The volatility of narcissistic leaders can be particularly destructive. Their need for continuous admiration and affirmation may lead to erratic decision-making. Priorities can shift to align with the leader’s desire for acclaim rather than the organization’s strategic goals, which may create a chaotic work environment where sound decisions and effective long-term planning get sacrificed for short-term ego boosts.

The ambitious goals set by narcissistic leaders can sometimes veer into the unrealistic, with insufficient regard for practical constraints or the strategic planning required to achieve them. This overreach can strain resources, demoralize employees, and jeopardize the organization’s future. A related danger is that narcissistic leaders tend to believe that rules are for lesser mortals, which can lead them to push ethical and even legal boundaries, sometimes to the detriment of those who follow them.

Like the potential benefits, the downsides of narcissistic leadership are profound, including exploitative relationships, a lack of empathy, resistance to feedback, volatility, and unsustainable goal setting. These factors can undermine an organization’s culture, employee morale, and long-term success. If you decide to follow a narcissistic leader, you must remain vigilant and be ready to find alternative paths if your professional and personal well-being are at risk.

“Priorities can shift to align with the leader's desire for acclaim rather than the organization's strategic goals, which may create a chaotic work environment where sound decisions and effective long-term planning get sacrificed for short-term ego boosts. ”

Tuning into the warning signs

It is dangerous to follow a narcissist without knowing what you are dealing with. You don’t want to realize what they are like when it’s too late. Recognizing early that you are dealing with a narcissistic leader is crucial in safeguarding your career and well-being.

Watch out for signs that the leader has an excessive need for admiration, paired with a lack of genuine interest in the ideas or feelings of others. Observe whether they seem to be constantly seeking the spotlight and overshadowing the contributions of their team members, taking credit for successes while deflecting blame for failures.

Stay tuned to whether they expect special treatment or unquestioned compliance with their demands. If they react to criticism with anger or disdain, displaying a fragile ego despite an outward appearance of toughness, this is another warning sign. So, too, is a tendency to make unilateral decisions, prioritize personal glory over collective success, and set unrealistic, grandiose goals that serve their image rather than the organization’s practical needs. Persistent patterns of such behavior are strong indicators that you are dealing with a narcissistic leader.

Being intentional about when to follow

As a follower or potential follower of a narcissistic leader, you should carefully weigh the benefits of their leadership strengths against the potential costs to your personal well-being and professional success. It’s essential to be intentional about following narcissistic leaders.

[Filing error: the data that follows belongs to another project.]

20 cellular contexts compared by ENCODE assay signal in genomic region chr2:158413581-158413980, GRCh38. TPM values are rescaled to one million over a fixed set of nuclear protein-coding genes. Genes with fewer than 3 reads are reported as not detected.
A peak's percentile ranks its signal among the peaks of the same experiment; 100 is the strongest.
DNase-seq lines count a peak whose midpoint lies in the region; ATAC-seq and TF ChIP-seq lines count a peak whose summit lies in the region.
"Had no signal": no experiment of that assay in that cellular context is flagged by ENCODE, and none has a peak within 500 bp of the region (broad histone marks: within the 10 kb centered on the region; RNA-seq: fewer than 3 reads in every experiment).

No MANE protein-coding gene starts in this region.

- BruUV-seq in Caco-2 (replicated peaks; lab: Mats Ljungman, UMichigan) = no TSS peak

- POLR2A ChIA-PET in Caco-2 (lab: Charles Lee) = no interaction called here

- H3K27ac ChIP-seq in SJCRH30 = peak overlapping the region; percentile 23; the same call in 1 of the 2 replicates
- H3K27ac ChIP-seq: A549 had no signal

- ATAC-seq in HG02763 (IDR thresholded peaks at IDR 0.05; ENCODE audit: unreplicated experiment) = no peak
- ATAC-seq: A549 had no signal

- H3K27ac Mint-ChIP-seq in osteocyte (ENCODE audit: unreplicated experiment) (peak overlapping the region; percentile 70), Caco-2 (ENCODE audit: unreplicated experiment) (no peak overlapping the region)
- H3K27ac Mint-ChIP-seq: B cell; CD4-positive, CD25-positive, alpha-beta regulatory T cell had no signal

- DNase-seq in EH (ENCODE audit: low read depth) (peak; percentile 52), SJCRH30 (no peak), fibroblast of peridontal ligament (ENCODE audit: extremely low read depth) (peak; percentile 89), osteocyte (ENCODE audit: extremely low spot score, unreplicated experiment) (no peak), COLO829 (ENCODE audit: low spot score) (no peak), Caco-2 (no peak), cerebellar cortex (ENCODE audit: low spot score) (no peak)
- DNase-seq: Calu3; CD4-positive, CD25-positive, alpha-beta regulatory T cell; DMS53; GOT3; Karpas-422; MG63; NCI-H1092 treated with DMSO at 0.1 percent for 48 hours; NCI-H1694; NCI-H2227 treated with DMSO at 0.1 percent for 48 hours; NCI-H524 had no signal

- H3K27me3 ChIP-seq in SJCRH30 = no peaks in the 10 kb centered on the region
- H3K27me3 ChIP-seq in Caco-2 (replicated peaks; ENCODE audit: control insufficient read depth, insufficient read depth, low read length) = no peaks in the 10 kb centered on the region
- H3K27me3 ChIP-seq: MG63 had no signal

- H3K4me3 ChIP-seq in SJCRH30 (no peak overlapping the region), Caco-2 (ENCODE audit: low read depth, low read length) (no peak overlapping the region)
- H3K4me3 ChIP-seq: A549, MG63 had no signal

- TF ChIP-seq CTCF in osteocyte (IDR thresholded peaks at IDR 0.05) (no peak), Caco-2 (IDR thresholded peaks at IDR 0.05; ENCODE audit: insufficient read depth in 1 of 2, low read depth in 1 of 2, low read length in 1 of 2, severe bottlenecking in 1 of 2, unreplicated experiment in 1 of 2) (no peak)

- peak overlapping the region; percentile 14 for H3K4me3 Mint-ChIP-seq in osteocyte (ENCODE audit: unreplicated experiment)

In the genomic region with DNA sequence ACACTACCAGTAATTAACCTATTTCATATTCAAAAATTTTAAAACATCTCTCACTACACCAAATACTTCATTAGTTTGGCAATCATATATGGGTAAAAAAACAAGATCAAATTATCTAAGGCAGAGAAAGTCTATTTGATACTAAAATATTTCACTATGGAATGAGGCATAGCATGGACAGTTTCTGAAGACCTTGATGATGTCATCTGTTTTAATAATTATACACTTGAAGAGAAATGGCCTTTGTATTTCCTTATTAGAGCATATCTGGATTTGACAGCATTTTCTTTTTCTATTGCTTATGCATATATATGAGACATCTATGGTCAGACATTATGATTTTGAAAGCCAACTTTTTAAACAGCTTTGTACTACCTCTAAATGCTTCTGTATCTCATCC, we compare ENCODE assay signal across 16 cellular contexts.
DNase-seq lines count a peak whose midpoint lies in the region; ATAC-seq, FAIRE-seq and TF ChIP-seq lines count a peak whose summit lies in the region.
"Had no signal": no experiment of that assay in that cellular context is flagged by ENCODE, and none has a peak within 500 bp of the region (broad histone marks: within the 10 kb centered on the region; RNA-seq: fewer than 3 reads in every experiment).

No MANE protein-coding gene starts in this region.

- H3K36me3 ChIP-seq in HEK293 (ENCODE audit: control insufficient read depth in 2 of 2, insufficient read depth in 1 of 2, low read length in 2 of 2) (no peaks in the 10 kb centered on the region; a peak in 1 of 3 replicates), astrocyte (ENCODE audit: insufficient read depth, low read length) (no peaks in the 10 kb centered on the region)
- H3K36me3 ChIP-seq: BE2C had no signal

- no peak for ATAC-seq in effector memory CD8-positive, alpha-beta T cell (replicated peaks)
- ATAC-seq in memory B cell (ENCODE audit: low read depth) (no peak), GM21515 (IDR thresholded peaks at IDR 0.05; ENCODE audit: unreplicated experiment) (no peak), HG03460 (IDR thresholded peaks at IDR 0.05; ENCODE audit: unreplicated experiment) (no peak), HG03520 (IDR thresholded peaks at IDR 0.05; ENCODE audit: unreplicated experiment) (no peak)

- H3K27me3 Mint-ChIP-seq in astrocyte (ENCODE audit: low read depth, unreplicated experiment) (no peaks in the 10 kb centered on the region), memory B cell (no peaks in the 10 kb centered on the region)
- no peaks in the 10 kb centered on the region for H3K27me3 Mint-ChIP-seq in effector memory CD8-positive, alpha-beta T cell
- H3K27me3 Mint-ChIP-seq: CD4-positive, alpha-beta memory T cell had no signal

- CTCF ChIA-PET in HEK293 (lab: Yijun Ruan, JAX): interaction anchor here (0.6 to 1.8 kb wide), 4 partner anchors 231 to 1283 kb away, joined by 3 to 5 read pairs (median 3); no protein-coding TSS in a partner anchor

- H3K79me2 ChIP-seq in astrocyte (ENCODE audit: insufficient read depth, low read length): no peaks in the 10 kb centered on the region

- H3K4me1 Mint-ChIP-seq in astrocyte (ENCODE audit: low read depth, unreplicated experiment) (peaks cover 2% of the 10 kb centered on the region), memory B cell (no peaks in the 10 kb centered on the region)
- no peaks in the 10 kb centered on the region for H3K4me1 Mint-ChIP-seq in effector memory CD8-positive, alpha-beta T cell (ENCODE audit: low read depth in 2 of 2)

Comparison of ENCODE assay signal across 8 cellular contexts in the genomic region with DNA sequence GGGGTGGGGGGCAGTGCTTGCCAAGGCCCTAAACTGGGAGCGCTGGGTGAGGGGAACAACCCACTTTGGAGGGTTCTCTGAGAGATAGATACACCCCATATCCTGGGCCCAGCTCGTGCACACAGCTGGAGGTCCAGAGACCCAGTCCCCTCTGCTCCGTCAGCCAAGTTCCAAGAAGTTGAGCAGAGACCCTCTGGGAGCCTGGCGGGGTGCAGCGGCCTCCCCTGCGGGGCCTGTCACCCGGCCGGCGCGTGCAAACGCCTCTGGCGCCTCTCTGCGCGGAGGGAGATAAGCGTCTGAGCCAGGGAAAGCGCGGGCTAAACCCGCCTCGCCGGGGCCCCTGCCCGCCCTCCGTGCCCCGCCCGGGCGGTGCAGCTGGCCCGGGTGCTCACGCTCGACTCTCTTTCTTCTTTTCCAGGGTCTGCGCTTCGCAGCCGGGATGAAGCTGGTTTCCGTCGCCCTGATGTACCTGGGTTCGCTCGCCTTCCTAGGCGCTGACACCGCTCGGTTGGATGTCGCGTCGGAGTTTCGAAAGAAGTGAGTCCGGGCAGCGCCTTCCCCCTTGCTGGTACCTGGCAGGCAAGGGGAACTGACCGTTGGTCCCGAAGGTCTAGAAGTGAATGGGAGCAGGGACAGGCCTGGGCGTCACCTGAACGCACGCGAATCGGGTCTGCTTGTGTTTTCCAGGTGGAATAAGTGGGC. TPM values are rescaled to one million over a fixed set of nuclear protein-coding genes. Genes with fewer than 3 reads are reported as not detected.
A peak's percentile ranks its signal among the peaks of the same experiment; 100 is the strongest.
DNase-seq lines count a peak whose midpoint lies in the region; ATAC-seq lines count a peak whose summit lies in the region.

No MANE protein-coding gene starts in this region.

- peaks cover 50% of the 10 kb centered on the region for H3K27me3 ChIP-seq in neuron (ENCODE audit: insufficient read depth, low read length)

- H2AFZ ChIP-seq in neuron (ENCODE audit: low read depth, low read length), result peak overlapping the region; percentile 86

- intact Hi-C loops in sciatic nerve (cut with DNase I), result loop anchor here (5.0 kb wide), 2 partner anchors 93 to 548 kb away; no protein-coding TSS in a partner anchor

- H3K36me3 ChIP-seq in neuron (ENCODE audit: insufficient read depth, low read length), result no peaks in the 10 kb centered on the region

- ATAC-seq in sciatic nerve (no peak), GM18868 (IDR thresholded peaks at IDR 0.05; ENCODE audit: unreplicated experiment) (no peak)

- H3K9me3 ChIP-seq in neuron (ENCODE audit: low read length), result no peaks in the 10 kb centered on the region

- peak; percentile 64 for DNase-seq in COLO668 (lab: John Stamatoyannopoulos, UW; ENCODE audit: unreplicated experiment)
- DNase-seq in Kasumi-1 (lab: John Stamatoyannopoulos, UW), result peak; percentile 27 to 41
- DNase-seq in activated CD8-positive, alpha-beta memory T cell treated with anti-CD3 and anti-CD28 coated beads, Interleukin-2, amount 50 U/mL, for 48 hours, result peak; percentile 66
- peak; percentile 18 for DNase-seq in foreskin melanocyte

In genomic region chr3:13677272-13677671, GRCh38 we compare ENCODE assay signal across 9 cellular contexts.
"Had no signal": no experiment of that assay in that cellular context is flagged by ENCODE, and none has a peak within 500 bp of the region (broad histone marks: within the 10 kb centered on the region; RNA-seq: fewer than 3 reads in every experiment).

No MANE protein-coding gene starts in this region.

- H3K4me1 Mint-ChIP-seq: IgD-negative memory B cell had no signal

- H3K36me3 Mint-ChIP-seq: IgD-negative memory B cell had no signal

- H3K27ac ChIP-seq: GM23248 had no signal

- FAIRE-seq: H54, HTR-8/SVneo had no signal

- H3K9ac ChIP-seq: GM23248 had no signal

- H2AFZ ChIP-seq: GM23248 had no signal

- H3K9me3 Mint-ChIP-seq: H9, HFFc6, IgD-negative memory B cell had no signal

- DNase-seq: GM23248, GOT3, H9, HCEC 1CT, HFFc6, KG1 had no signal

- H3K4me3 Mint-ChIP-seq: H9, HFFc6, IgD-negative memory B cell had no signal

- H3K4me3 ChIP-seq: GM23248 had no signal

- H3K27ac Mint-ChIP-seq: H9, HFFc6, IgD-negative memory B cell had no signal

Be vigilant about how your values align with the leader’s approach and the organization’s direction. If the leader’s vision and methods resonate with you and serve your career growth without compromising your principles, it may be beneficial to follow, at least for a while.

However, you should continuously assess the impact of the leader’s behavior on you, your team, and the organization’s culture. If the work environment starts to impair your professional development or mental health, or if the leader’s strategies begin to undermine the organization’s long-term viability, you should reconsider your decision to follow.

Engaging strategically with a narcissistic leader means leveraging the positive aspects of their leadership for professional and organizational gain, while mitigating the risks. You should remain flexible, keep an exit strategy in mind, and be ready to move on when the balance tips too far toward the negative consequences of a narcissist’s leadership style.

Tips for working for a narcissist:


Michael Watkins - IMD Professor

Michael D. Watkins

Professor of Leadership and Organizational Change at IMD

Michael D Watkins is Professor of Leadership and Organizational Change at IMD, and author of The First 90 Days, Master Your Next Move, Predictable Surprises, and 12 other books on leadership and negotiation. His book, The Six Disciplines of Strategic Thinking, explores how executives can learn to think strategically and lead their organizations into the future. A Thinkers 50-ranked management influencer and recognized expert in his field, his work features in HBR Guides and HBR’s 10 Must Reads on leadership, teams, strategic initiatives, and new managers. Over the past 20 years, he has used his First 90 Days® methodology to help leaders make successful transitions, both in his teaching at IMD, INSEAD, and Harvard Business School, where he gained his PhD in decision sciences, as well as through his private consultancy practice Genesis Advisers. At IMD, he directs the First 90 Days open program for leaders taking on challenging new roles and co-directs the Transition to Business Leadership (TBL) executive program for future enterprise leaders.